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Monkey on your back

CHIANG RAI: Having a monkey on one’s back might sound like the very definition of hardship, but for a dog in Mae Sai it is a labor of love. Guests at the Kung Pao 38 Restaurant in Mae Sai are greeted by a rather unusual welcoming committee when they arrive: a four-year-old Labrador retriever and “Jockey”, an orphaned baby monkey that clings constantly to the dog’s back in the belief that she is its natural mother. The animals’ owner, 36-year-old restaurateur Anupas Patisaen, said that the cross-species adoption came about quite naturally. The bitch, named Nasa, was retired about two years ago from her work as a drug sniffer with the Mae Sai Police Station. The dog’s former handler, Pol Sgt Maj Samphan Patisaen, asked K. Anupas if he wouldn’t mind taking care of the animal. He accepted. Then, around the beginning of September, the policeman turned up with another animal that needed a good home – an orphaned baby monkey, species unknown and gender not reported. Maj Samphan said he thought the young monkey had somehow managed to escape the clutches of poachers who killed its parents, hoping to catch the baby to sell in Bangkok’s black market for exotic pets. As luck would have it, not only did the baby monkey escape, but it also arrived at Anupas’ restaurant at just the right time; Nasa had just had a litter of eleven puppies, only one of which remained at the restaurant – the rest being snatched up by friends and relatives. Nasa, who had plenty of extra teats for the baby monkey to suckle from, accepted the monkey as her own. Jockey also gets along well with the other pup, as yet unnamed. At first, the baby primate tried to cling to the dog’s stomach monkey-style, but soon found it an easier arrangement to ride on the dog’s back, hence the moniker “Jockey”. So close are “mother and child” that piercing screams will instantly ensue if the dog walks even a few feet away from the monkey. This seldom happens, however, as Nasa is a very attentive mom. And even though monkeys tend to shy away from water, Jockey just holds on tight when Nasa, being a Labrador, decides it is time for a swim. Nasa benefits from having a monkey on her back, too. The monkey’s constant grooming ensures that her coat remains free of ticks and fleas.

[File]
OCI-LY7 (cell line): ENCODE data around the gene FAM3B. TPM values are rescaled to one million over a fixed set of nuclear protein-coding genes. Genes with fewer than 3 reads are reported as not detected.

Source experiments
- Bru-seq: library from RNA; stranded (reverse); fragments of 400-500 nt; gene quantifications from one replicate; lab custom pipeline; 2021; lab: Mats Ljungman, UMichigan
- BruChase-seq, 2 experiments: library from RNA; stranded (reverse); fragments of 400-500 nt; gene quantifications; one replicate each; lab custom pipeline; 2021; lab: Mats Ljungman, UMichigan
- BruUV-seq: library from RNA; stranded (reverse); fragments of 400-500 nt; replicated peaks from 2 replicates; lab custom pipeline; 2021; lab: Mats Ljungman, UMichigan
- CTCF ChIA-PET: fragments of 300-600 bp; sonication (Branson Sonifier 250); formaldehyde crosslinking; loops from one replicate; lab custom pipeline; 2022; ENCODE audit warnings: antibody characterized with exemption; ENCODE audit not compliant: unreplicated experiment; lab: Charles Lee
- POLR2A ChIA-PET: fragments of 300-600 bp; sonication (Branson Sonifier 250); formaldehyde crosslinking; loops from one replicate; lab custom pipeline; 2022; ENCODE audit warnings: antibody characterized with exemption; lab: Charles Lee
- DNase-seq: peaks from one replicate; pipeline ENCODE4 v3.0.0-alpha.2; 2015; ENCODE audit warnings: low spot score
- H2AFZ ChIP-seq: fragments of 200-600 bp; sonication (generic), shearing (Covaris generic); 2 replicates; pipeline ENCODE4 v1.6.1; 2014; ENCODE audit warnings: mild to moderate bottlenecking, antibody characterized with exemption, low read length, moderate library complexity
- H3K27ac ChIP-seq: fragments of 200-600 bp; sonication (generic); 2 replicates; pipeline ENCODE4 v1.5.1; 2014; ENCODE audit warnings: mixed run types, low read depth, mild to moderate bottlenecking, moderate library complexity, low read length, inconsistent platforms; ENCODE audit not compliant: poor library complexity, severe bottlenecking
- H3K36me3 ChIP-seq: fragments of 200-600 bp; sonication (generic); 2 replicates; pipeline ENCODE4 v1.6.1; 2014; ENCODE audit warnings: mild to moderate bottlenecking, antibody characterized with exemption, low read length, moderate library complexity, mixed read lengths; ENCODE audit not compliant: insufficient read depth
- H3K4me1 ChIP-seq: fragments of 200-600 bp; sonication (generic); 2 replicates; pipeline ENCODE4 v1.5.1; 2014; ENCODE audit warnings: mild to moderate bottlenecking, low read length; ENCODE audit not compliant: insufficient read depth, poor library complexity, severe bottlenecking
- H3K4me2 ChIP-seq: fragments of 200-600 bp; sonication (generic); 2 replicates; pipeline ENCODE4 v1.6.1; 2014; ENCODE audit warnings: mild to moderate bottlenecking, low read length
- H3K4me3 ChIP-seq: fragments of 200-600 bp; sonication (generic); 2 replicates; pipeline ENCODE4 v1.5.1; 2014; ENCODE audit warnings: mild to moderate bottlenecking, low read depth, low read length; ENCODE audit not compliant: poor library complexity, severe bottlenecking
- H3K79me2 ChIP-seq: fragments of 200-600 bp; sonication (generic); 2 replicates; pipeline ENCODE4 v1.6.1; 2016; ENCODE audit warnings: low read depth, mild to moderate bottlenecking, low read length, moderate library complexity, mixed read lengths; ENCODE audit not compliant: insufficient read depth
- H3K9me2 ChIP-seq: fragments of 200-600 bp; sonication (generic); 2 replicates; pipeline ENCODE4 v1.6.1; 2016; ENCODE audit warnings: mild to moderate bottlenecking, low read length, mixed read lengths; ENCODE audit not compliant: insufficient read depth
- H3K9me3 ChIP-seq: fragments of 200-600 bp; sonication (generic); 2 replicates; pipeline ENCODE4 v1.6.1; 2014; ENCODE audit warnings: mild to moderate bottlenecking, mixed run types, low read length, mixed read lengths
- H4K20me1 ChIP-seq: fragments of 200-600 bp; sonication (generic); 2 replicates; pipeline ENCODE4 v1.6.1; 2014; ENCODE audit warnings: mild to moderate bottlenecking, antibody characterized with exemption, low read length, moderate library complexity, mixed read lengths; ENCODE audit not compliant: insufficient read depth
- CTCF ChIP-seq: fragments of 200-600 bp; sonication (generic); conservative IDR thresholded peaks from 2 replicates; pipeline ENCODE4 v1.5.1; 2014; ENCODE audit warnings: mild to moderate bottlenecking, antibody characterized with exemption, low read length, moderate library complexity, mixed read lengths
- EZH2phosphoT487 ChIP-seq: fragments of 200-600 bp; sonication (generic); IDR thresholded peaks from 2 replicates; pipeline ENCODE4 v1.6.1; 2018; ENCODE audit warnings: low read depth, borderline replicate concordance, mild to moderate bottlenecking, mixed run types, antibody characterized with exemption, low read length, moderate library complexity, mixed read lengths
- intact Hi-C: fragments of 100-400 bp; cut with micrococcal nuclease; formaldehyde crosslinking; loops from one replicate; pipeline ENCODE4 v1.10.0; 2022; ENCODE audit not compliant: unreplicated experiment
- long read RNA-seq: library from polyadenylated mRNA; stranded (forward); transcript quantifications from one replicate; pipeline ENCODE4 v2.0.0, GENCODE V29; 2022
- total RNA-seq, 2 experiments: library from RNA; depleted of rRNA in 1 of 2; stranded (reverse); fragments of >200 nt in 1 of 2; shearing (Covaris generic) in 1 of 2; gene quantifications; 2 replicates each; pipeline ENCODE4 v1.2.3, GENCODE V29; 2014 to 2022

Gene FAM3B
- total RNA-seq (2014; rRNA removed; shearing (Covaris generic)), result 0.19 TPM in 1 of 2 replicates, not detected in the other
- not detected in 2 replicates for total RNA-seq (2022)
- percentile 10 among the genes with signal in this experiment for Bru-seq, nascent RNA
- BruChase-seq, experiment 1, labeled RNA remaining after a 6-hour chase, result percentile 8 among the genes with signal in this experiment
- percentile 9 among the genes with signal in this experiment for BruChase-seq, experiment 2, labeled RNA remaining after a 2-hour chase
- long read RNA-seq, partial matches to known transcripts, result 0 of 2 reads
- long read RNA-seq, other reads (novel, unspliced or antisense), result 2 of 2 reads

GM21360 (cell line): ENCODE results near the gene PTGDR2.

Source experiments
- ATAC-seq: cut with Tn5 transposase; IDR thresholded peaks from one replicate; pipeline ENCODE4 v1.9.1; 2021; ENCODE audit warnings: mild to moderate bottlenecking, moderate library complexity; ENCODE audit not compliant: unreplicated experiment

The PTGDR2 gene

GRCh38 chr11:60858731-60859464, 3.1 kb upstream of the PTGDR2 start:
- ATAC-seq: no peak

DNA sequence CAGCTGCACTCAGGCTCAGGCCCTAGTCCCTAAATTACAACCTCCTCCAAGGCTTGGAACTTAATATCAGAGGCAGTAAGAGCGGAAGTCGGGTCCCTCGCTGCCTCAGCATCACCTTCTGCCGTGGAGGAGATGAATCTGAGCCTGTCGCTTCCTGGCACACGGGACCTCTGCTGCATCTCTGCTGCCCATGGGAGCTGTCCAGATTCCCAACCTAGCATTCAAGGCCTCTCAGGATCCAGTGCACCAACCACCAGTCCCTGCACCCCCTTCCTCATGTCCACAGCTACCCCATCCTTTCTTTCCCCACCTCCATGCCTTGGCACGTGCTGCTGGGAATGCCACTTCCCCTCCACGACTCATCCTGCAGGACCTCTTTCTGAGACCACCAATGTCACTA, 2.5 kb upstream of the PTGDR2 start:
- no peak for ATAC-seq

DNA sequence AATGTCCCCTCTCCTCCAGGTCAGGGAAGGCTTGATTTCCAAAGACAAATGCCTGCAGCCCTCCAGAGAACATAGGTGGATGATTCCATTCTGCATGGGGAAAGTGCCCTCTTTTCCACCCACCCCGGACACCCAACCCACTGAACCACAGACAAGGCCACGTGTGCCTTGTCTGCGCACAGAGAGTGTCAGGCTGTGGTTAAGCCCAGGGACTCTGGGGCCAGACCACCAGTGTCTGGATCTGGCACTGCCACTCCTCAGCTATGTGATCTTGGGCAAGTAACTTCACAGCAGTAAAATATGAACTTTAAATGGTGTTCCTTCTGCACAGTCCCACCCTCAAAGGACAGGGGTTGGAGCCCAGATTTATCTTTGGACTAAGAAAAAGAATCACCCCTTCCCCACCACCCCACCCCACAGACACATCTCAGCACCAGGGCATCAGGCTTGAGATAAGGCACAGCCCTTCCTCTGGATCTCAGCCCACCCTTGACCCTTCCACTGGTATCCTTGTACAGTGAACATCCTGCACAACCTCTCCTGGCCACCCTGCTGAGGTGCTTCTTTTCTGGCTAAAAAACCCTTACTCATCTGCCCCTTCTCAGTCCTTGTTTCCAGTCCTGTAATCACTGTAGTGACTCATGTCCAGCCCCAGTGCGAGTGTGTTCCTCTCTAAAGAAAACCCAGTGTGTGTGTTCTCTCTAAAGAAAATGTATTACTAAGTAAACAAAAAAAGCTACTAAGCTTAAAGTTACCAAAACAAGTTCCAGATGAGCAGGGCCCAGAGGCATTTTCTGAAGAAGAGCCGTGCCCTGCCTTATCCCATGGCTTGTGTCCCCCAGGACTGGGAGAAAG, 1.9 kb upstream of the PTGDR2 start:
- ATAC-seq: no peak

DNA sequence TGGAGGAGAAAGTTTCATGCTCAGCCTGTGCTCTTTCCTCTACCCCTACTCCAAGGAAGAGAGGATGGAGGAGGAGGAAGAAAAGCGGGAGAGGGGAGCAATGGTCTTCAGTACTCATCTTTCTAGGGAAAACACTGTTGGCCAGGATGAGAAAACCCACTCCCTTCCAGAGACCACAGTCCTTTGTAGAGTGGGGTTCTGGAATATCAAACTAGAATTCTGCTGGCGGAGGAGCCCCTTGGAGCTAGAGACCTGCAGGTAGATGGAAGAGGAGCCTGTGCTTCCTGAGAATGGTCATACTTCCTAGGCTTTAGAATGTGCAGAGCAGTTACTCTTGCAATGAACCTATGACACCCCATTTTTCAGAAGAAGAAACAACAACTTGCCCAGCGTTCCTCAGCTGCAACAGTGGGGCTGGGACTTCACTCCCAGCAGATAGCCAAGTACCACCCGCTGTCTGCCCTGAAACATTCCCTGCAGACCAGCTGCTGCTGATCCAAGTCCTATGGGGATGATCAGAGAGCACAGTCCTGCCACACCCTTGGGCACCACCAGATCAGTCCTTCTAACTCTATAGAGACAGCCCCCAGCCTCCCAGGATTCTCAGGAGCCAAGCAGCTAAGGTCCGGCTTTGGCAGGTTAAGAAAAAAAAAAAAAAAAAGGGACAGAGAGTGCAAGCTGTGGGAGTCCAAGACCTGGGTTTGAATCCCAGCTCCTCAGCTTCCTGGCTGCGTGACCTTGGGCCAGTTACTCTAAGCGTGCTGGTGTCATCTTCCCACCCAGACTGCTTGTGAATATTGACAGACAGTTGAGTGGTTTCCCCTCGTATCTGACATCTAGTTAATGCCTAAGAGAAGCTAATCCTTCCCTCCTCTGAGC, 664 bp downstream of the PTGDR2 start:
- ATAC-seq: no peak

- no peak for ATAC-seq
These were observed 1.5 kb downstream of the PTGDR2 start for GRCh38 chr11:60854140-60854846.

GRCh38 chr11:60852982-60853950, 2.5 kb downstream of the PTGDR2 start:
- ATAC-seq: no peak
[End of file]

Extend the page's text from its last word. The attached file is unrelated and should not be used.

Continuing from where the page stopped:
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Archiving articles from the Phuket Gazette circa 1998 - 2017. View the Phuket Gazette online archive and Digital Gazette PDF Prints.

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